pink and blue clouds

New Year’s Goals, Extremes and Being Medium

When we make New Year’s goals, we’re often inclined to lean towards one extreme:

Create a new life and leave the old one behind.

Express our “good” qualities, and repress our “bad” ones.

Make plans to create the perfect _____________, and symbolically, or literally burn up the past versions that didn’t work.

When after a few weeks, or months, our goals backfire, or lose momentum, perhaps it’s because we forgot to take into account life’s natural polarities that pull us back and forth, and often plop us for a long time in the transitional middle.


In the last 24 hours, one of my friends gave birth to a baby girl while another lost her 80+ year-old dad.

So much joy and sadness all in one day.

Because that’s how life can be.

Full of polarities and the places in between.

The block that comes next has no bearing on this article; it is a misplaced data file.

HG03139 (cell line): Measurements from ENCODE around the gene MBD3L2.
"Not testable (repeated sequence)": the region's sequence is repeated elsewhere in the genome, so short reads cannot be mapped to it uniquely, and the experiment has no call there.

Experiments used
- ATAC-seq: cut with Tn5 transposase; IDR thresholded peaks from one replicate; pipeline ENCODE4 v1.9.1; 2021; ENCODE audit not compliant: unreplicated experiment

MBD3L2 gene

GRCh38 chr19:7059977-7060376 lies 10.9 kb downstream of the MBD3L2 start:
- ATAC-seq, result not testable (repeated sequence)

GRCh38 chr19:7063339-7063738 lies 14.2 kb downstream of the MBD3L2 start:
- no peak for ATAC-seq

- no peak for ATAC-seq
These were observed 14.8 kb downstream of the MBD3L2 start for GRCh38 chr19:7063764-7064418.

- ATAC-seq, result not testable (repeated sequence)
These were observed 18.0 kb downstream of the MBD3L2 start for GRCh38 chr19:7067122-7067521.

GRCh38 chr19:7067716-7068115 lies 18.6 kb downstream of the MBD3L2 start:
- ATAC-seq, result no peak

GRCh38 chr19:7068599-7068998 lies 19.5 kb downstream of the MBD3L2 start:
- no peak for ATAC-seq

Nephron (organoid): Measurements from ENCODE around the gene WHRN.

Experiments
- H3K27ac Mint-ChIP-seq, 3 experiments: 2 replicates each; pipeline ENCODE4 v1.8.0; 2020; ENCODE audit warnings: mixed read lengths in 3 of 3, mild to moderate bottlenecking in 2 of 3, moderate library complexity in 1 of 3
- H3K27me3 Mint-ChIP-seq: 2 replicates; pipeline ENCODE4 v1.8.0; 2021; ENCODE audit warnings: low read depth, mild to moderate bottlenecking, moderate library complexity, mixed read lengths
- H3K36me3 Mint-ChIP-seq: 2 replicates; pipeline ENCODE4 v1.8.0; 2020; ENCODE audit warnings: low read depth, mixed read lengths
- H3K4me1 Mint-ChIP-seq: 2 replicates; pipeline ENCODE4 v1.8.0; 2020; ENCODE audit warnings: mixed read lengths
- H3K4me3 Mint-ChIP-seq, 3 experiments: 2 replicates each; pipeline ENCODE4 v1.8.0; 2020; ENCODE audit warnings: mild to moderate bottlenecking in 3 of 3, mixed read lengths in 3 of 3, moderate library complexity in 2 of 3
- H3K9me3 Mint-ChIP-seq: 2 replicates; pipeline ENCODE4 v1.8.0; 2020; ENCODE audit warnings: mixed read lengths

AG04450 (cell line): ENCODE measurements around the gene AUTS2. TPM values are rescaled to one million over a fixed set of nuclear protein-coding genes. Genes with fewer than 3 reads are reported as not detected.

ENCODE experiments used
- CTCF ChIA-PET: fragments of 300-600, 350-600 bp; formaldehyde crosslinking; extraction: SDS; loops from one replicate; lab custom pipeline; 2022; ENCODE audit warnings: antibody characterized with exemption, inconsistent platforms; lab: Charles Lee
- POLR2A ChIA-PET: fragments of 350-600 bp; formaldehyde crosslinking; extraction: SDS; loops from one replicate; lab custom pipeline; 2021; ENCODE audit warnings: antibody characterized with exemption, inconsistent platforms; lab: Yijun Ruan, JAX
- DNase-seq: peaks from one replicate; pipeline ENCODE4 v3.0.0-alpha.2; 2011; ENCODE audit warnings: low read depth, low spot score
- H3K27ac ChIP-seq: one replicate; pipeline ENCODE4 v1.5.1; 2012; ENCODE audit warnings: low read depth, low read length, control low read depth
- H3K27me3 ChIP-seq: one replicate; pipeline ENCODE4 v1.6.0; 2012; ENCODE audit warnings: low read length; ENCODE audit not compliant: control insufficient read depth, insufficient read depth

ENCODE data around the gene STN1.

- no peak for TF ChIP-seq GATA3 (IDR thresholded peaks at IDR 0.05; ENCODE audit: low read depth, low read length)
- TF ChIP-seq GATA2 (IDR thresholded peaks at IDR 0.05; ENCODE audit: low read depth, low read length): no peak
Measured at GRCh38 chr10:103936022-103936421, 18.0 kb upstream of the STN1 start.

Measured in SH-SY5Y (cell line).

The times before the birth and the death were much longer than these dramatic events, but the extremes are what we hope for, and what we dread.


As you map out your Big Vision for 2018, make space for the polarities of life:

Incorporate structure and flow.

Expect success and failure.

Plan for flourishing and fallow times.

Embrace the power of your “good” and “bad” qualities.

And anticipate periods of transition, ambiguity, and medium-ness.


When you take one of your Big Vision goals for 2018 out and hold it up to the light, notice if you are pushing a little too hard towards one extreme.

Think about what you will do when life naturally pushes you back in the other direction, or takes you to somewhere in the middle.

Adapt your plans to account for the natural bounce back and forth between polarities and for long periods of being medium.


Photos by me.

What if you could be self-promotional and be of service?

Green means go by Britt Bravo